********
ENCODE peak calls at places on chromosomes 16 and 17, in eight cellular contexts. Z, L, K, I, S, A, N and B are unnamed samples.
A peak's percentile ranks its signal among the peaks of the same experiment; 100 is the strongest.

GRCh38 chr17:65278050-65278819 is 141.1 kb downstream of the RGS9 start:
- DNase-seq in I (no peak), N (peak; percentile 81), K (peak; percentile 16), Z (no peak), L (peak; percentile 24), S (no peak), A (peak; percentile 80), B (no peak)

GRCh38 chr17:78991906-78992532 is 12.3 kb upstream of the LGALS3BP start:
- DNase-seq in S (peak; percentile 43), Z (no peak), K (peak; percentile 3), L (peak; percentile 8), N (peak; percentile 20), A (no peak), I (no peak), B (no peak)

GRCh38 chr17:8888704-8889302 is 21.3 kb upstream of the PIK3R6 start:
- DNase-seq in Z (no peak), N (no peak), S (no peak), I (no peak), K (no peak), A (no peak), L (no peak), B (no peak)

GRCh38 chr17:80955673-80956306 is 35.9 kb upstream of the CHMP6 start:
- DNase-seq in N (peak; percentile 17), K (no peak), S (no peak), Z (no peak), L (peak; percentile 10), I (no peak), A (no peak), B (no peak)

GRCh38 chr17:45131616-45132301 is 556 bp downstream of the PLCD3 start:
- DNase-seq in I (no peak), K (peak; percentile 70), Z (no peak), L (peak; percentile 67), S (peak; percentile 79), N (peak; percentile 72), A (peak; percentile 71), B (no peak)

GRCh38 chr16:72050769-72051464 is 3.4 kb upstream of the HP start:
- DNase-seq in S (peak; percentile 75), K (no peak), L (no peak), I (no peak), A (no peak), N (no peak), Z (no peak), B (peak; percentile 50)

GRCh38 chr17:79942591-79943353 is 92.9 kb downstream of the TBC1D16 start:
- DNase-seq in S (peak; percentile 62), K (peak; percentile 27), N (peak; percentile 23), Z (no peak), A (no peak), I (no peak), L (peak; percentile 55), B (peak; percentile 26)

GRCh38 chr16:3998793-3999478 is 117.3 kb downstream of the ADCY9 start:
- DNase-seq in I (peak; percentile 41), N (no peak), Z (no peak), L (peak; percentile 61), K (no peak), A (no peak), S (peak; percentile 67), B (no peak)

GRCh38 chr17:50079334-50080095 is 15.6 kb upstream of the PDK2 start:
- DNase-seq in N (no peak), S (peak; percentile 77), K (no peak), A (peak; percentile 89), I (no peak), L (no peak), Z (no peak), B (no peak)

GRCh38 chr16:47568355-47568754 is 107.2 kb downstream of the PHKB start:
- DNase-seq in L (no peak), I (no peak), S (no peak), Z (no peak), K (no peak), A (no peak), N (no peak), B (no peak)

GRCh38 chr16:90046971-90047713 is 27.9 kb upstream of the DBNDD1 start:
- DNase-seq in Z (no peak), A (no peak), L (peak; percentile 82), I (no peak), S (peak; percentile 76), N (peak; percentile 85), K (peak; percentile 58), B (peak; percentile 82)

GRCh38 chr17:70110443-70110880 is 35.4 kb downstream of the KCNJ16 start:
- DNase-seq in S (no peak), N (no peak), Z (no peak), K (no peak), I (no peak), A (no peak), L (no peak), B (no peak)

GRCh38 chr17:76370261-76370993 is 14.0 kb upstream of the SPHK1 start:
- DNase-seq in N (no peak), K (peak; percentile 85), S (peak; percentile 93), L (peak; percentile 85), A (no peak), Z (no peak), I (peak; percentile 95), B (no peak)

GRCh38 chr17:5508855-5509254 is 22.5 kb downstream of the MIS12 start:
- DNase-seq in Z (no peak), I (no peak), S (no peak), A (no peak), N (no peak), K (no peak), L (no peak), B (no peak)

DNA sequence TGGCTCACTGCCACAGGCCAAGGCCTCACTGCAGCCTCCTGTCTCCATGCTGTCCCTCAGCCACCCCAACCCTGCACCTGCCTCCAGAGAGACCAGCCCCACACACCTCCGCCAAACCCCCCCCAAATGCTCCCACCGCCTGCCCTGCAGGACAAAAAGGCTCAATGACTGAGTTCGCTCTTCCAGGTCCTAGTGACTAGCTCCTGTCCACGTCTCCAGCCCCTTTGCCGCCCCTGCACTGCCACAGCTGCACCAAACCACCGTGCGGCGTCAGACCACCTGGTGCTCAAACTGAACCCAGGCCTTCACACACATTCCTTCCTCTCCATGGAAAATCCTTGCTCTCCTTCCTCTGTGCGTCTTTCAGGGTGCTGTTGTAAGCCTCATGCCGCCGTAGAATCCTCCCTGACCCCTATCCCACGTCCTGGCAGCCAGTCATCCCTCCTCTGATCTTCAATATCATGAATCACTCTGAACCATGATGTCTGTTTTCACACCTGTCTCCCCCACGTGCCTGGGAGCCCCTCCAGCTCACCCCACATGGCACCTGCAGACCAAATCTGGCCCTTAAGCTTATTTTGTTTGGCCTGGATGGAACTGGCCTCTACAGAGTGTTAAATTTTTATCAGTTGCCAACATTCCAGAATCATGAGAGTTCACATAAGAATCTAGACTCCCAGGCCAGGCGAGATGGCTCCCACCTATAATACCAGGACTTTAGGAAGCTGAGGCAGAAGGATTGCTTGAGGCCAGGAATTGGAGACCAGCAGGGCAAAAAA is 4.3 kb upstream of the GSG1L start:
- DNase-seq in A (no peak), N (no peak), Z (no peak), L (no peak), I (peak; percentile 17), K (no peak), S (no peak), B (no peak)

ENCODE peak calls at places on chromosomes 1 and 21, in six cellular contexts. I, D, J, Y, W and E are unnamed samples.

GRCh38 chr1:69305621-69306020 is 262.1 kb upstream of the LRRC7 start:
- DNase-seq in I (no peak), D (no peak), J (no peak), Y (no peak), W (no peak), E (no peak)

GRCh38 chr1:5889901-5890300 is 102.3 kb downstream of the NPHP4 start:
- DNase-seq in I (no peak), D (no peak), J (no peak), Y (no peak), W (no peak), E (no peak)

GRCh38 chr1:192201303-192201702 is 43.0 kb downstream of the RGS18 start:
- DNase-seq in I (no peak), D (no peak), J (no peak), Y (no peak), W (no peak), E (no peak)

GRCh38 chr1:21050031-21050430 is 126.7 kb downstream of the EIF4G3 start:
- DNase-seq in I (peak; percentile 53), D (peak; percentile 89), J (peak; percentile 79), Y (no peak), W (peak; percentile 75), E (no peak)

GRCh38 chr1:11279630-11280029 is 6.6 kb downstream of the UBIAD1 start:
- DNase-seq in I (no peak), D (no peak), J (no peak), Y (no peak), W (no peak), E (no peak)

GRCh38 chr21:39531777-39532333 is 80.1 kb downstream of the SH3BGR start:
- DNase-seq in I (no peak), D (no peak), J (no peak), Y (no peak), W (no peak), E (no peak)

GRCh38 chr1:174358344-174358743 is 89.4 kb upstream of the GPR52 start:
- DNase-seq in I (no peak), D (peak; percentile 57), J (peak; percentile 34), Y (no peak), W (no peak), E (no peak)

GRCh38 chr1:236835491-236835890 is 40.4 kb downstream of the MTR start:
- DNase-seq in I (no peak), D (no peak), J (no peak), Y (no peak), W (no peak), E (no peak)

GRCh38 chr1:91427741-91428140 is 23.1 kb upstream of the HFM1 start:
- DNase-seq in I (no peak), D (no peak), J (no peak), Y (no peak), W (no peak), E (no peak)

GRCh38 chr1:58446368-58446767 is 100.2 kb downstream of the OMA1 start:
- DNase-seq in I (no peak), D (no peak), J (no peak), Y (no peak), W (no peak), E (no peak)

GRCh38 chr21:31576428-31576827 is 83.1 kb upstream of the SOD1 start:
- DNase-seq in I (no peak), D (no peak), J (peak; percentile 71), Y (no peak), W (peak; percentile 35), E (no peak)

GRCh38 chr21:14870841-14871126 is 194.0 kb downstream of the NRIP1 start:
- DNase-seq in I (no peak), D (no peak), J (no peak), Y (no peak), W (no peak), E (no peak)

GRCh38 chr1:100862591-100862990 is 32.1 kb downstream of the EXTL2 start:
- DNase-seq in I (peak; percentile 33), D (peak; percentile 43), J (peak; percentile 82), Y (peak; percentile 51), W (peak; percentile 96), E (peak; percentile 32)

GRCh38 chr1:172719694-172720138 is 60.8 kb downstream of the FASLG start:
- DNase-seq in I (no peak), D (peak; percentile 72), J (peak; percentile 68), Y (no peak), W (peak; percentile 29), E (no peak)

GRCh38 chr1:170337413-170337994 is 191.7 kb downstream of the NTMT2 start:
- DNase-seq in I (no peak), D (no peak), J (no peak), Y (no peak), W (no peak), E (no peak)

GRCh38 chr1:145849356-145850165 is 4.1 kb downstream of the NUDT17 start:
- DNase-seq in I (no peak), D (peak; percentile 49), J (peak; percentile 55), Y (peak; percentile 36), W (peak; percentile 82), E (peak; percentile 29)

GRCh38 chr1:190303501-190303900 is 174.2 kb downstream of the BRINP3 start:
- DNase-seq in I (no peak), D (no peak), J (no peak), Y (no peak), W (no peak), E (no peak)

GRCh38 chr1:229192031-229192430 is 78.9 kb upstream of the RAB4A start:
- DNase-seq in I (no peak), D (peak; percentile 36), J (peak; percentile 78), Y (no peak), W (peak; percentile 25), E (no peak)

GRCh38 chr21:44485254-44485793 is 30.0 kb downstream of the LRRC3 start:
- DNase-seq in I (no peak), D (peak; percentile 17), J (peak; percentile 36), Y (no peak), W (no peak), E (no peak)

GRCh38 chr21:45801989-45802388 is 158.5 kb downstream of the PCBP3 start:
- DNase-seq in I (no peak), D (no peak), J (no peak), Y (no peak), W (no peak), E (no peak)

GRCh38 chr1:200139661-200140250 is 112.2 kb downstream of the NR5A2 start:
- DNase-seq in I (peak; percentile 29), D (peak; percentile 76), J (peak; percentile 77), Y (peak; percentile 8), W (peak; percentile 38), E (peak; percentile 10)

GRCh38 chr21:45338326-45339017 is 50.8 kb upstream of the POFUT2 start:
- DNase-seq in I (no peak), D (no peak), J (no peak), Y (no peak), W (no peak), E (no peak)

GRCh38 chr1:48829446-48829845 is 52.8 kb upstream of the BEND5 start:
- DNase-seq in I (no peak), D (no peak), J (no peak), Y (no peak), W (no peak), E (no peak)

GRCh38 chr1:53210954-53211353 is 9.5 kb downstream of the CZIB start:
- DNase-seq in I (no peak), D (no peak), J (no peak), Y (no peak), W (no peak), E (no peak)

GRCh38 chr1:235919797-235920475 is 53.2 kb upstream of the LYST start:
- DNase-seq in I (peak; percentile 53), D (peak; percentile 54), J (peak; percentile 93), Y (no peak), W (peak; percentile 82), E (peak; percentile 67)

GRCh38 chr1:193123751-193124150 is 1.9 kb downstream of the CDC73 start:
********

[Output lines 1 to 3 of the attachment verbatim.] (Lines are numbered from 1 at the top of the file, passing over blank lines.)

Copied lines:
ENCODE peak calls at places on chromosomes 16 and 17, in eight cellular contexts. Z, L, K, I, S, A, N and B are unnamed samples.
A peak's percentile ranks its signal among the peaks of the same experiment; 100 is the strongest.

GRCh38 chr17:65278050-65278819 is 141.1 kb downstream of the RGS9 start: